Mohammad Laham, a Fatah leader in Bethlehem, says he wasn’t present at the march but points to the tremendous economic pressure the PA is facing, particularly since Israel withheld tax revenues it collects on behalf of the PA, as one of the reasons for local discontent. Israel's move was seen as retaliation for Abbas’s UN bid, but Israel said the money was taken to offset PA debts for Israeli electricity services.
“There are a lot of crises coming together now – economic, political, and social, the financial crisis, the continuation of [Israeli] settlement and the absence of a horizon for the political process and of hope,” says Mr. Laham. “The continuation of this situation in Bethlehem, Nablus, or any other Palestinian city does not augur well.”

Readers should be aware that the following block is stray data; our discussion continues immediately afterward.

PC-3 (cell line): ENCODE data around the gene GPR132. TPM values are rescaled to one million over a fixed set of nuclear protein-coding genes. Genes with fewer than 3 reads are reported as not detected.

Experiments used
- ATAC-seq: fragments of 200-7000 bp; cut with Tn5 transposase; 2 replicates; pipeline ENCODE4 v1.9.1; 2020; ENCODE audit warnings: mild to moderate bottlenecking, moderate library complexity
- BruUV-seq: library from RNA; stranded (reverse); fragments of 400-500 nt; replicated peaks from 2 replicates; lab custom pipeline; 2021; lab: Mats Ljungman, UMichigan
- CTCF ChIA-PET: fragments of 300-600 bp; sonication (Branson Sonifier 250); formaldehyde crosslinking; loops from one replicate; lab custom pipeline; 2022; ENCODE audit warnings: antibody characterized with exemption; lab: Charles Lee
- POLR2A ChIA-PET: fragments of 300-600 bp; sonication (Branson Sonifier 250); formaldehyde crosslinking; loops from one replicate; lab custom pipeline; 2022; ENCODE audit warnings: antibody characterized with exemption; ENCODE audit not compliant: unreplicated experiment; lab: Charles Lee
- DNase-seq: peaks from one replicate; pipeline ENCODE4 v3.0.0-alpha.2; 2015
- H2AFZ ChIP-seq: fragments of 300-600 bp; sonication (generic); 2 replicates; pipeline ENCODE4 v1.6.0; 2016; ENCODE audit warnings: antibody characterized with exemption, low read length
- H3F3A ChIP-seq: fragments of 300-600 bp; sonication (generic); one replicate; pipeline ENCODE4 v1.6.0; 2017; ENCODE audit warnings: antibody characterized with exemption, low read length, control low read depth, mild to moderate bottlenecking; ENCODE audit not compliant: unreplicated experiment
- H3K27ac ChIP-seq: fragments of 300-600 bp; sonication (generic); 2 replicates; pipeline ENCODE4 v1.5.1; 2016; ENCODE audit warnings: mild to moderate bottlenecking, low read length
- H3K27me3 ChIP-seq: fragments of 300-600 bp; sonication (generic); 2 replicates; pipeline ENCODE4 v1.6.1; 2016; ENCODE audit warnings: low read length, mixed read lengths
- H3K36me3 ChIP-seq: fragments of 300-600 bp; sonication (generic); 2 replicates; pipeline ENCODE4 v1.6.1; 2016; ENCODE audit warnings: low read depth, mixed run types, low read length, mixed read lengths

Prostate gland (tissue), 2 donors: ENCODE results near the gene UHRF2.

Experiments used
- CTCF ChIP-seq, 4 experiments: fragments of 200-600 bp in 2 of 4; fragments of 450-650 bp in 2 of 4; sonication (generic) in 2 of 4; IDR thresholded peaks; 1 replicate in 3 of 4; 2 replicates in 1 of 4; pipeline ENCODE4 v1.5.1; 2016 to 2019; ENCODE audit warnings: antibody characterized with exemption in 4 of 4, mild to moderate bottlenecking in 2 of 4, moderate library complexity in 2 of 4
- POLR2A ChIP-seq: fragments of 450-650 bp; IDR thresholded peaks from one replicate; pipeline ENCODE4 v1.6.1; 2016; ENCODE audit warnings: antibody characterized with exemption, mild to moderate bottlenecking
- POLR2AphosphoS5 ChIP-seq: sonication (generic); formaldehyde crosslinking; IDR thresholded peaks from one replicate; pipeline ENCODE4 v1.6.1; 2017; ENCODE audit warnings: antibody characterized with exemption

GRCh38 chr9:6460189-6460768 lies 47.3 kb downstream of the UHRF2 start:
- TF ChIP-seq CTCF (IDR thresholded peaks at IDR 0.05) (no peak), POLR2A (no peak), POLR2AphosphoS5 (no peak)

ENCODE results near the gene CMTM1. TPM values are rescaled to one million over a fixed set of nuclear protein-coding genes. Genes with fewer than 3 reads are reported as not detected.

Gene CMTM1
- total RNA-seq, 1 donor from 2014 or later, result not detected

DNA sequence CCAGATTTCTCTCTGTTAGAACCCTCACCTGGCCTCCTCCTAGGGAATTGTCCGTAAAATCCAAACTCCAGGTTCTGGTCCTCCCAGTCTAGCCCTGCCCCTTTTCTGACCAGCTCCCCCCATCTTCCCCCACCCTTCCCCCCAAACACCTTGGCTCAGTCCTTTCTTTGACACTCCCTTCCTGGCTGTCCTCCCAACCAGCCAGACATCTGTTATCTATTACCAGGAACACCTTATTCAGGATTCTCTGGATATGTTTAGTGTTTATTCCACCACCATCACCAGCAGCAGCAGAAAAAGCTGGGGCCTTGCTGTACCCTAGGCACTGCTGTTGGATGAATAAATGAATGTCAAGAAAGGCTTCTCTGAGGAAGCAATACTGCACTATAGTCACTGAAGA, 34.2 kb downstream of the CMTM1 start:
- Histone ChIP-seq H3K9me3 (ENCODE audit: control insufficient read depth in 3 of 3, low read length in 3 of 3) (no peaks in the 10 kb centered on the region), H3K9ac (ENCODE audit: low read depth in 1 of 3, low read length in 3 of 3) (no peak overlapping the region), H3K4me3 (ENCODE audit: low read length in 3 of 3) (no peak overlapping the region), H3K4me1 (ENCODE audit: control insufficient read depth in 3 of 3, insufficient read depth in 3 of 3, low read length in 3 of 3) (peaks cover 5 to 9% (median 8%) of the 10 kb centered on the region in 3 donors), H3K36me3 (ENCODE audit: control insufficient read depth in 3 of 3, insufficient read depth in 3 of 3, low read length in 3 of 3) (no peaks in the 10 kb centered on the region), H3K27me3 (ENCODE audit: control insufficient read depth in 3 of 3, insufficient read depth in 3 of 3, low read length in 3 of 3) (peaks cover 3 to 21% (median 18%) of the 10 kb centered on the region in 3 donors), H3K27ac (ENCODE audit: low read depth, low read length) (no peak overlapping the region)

When asked whether this might translate into armed struggle, he replies simply: “All the possibilities are open.”
The JMCC poll distinguishes between military operations, such as Hamas’s campaign of firing missiles into Israel, with armed struggle, which would include things like suicide bombings. There was also an uptick in support for armed struggle, albeit to a more modest 32 percent.
Last month, the Israeli killing of a Palestinian teenager who reportedly had a fake gun sparked protests in Hebron, a Hamas stronghold and an area of particular friction with Israeli settlers. A previously unknown Palestinian militant group there, the National Unity Brigades, announced the start of a third intifada.